Equipment miniaturisation offers several opportunities such as an increased surface-to-volume ratio and higher heat transfer coefficients. However, moving towards small-diameter channels demands extra attention to fouling, reliability and stable operation of the system. The present investigation explores possibilities to enhance the stability of the once-through micro evaporator by reducing its flow boiling induced pressure fluctuations. Experimental comparison shows that the measured reduction factor approaches a theoretically derived value. Pressure fluctuations are reduced by a factor of ten in the solid conical channel and a factor of 15 in the porous conical channel. This presumably leads to less backflow and therefore to a better flow control.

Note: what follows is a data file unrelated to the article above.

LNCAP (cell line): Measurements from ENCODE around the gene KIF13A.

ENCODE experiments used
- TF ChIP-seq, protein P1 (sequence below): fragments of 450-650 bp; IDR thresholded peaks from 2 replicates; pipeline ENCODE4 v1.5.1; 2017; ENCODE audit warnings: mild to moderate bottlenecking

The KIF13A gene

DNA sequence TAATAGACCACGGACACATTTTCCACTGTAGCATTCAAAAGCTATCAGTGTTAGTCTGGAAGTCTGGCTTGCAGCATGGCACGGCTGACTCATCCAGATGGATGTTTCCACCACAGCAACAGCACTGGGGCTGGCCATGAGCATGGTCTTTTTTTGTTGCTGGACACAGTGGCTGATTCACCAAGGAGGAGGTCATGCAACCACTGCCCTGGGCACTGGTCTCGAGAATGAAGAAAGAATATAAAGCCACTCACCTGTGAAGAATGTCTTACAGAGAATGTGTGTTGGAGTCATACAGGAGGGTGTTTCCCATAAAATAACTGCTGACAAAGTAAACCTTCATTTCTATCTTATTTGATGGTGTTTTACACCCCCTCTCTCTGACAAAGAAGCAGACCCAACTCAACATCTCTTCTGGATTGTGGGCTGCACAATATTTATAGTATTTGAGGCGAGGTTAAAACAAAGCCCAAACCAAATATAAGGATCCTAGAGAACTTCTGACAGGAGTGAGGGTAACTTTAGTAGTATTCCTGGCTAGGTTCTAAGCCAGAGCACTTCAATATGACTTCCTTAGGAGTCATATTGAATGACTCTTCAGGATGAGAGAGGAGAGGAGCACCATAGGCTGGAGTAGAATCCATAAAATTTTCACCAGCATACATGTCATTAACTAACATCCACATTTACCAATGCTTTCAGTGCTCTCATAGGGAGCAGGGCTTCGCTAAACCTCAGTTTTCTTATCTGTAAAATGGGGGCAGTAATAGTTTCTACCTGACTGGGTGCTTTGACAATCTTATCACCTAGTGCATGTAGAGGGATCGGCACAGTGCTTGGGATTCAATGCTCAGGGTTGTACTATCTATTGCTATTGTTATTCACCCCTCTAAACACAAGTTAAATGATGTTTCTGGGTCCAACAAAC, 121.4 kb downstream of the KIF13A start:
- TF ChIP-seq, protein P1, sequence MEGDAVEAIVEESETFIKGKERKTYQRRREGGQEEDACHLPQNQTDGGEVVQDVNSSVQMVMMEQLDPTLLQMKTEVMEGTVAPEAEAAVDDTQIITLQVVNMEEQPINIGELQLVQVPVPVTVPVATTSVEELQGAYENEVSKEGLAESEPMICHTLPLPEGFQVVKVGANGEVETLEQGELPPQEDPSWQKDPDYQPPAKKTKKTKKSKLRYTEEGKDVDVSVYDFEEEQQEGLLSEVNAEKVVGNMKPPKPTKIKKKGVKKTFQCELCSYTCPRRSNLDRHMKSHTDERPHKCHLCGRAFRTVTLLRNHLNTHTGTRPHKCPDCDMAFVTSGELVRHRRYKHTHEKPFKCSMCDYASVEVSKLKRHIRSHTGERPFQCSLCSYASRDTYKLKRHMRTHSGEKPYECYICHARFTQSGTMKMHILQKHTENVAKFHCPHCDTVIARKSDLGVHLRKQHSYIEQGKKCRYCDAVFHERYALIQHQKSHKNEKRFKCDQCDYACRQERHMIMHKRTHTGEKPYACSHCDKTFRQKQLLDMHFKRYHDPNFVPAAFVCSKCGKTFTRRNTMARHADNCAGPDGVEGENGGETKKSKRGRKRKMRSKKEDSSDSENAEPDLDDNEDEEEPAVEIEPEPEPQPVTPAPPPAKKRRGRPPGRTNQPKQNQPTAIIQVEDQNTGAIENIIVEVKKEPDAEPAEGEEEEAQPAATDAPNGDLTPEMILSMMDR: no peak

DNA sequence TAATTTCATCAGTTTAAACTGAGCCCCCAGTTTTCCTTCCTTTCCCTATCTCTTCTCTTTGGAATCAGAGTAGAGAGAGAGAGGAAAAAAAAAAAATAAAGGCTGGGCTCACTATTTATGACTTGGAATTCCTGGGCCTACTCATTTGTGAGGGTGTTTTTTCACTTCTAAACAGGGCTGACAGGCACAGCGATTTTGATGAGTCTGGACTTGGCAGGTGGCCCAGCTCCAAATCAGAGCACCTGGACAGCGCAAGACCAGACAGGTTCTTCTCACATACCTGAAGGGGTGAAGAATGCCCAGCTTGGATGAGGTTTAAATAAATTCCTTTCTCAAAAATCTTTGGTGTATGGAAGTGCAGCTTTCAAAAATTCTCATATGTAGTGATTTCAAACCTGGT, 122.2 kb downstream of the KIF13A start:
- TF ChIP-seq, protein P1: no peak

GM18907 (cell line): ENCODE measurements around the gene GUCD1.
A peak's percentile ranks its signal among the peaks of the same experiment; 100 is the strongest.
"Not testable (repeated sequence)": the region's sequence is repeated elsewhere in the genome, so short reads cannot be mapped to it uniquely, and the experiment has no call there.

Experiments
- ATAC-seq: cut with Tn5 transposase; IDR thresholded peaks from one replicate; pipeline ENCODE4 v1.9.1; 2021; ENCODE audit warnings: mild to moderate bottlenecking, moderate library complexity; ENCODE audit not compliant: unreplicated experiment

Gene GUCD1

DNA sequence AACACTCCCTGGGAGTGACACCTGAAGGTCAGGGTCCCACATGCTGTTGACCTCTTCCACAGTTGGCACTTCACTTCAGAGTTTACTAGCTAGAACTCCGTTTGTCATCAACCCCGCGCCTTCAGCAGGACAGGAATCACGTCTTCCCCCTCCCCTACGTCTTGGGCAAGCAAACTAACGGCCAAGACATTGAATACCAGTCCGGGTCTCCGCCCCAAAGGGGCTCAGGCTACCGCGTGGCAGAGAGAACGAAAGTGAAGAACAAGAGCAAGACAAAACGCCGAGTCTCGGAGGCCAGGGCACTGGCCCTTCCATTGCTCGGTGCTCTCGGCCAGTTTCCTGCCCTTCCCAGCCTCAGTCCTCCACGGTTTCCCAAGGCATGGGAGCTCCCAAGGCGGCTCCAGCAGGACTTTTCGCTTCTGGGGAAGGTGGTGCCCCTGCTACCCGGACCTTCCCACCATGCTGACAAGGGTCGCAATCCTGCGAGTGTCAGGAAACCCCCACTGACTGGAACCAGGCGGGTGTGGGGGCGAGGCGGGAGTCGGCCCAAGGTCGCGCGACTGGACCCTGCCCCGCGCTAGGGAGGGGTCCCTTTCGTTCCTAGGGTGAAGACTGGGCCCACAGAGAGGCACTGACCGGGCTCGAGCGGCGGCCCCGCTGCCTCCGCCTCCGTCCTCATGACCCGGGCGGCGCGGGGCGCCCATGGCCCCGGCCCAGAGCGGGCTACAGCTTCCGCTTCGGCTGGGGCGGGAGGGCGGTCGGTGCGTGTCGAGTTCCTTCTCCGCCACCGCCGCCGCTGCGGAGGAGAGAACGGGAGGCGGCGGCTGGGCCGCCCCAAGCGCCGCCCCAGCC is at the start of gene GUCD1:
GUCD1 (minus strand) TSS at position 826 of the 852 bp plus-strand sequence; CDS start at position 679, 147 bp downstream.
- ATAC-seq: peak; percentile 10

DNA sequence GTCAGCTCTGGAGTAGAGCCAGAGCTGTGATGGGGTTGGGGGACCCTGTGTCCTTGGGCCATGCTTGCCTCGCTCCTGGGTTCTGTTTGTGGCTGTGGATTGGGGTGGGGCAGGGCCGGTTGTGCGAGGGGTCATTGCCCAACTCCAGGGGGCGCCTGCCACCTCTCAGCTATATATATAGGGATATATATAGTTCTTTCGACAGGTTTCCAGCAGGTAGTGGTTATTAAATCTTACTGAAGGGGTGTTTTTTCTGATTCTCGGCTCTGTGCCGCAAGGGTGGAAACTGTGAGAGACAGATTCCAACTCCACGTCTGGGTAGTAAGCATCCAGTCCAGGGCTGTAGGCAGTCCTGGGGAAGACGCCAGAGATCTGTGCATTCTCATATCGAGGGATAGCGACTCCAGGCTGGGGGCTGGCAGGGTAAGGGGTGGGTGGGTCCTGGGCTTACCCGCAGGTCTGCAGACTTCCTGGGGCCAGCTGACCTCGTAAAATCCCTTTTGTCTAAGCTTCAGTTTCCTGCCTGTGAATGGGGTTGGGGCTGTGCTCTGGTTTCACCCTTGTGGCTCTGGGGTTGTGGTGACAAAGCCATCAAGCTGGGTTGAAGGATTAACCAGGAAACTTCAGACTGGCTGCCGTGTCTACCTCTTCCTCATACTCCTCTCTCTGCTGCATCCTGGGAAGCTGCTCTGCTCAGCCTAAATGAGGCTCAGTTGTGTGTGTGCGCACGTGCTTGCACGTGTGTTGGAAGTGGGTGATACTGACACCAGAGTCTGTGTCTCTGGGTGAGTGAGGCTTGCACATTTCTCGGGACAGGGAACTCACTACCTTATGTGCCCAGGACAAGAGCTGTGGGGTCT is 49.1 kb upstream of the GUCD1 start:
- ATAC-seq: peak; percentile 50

In this work, we perform numerical simulation of fluid mixing in a floor-grooved micro-channel with wavy sidewalls which may impose perturbation on the helical flow induced by the slanted grooves on the channel floor. The perturbation is caused by separation vortices in the recesses of the wavy-walled channel as the Reynolds number is large enough. The results show that the effects of the wavy sidewalls of the present micromixer on the enhancement of fluid mixing increase with the increase of Reynolds number. The degree of mixing increases with the increase of the corrugation angle, until the angle is greater than 45 degrees. Besides, the pumping pressure of the micromixer increases with the increase of the corrugation angle monotonically. Therefore, we would suggest setting the corrugation angle of the wavy sidewalls to be 45 degrees.